The law of Prägnanz states that the human eye prefers order to chaos. Therefore, if we organize every page or frame in a way to drive attention to the most important parts of the information, the whole visual message will be perceived with ease. We can use font size, spacing, colors, shapes, and patterns to create a clear hierarchy of elements and ensure that the eye moves smoothly from the first priority items to the secondary information.
It is natural for Western culture to read from left to right and top to bottom, so don’t fight with this traditional cognitive pattern. Nevertheless, in some cases, like wheel infographics, this tip is hard to apply.
The Gestalt law of Prägnanz makes things easy not only for consumers. Designers can also save time and effort while working with it. In wireframes, all the parts of the design can be represented with symbolic lines and rectangles without unnecessary clutter. This helps us to focus on clear navigation, calls to action, page titles, etc.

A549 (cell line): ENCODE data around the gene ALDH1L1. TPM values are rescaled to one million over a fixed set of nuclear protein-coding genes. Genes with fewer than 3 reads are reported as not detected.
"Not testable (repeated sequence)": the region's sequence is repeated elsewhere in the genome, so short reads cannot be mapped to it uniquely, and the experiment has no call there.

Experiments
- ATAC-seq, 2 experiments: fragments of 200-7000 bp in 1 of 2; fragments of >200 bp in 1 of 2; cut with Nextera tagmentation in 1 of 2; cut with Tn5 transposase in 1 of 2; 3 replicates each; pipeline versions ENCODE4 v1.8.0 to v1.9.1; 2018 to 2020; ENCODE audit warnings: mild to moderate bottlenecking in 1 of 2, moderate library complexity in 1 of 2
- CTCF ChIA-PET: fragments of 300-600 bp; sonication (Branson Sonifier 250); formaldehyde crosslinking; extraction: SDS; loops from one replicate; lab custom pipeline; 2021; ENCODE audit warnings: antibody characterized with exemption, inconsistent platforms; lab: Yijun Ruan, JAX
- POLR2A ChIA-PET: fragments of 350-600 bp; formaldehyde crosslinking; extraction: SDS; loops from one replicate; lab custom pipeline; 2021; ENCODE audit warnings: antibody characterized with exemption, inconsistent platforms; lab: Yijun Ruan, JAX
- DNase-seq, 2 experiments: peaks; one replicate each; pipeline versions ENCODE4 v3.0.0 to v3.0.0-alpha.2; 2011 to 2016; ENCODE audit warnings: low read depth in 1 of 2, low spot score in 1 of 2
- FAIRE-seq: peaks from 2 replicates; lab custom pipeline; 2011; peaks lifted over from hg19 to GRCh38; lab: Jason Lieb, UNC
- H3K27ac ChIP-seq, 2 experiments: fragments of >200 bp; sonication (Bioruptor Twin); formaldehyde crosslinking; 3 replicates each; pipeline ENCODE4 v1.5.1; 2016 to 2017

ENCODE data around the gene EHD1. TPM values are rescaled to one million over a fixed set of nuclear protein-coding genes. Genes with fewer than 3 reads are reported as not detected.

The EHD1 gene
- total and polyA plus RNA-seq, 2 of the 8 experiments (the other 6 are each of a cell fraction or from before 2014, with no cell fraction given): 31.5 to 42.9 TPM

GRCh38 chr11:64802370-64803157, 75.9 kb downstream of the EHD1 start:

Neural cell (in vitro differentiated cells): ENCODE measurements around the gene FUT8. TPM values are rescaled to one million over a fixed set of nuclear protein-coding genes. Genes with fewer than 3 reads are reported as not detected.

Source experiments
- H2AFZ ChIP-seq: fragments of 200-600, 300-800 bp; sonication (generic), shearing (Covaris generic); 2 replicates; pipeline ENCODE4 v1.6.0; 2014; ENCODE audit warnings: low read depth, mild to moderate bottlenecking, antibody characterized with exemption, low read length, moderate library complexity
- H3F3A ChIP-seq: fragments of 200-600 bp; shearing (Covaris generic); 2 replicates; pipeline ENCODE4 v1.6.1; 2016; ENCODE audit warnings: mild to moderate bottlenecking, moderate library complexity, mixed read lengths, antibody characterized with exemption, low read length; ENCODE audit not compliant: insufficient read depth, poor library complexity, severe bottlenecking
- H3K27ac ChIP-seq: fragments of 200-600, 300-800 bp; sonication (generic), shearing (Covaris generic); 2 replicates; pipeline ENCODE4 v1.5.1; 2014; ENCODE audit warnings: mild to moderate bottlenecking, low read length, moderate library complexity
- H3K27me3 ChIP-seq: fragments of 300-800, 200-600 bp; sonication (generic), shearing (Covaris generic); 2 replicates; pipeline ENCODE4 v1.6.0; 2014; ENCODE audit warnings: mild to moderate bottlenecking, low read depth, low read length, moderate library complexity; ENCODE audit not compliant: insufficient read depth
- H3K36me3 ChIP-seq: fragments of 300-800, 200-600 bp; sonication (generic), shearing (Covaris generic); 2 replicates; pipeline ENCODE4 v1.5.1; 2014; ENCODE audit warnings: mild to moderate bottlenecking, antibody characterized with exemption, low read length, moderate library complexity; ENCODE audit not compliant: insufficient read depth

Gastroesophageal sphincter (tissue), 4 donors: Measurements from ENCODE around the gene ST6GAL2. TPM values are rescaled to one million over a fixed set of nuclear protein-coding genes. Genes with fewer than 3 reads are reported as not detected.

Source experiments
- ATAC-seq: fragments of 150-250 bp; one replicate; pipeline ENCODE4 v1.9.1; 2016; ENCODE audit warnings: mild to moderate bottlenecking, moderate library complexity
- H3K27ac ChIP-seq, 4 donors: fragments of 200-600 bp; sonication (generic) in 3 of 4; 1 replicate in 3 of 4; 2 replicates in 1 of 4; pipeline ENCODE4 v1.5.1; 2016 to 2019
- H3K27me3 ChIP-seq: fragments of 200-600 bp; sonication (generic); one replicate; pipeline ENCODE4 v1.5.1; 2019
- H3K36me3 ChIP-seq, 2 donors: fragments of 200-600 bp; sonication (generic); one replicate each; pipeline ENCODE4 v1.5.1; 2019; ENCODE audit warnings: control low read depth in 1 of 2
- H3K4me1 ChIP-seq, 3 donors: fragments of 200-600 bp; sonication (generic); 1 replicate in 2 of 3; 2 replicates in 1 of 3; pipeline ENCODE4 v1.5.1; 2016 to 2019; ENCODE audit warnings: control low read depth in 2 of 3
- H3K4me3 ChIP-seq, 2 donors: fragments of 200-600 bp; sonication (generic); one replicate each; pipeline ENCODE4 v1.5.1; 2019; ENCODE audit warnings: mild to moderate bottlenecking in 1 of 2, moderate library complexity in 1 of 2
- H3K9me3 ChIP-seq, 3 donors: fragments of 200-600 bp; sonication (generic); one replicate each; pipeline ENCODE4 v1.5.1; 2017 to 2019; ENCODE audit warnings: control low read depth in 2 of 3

The law of Prägnanz is also known as the Law of Simplicity or the Good Figure. It explains that the human mind will make the simplest possible interpretation of the visual stimuli and omit complex patterns which require more effort to process. Understanding how people perceive shapes helps to create more engaging and intuitive visuals for products and services.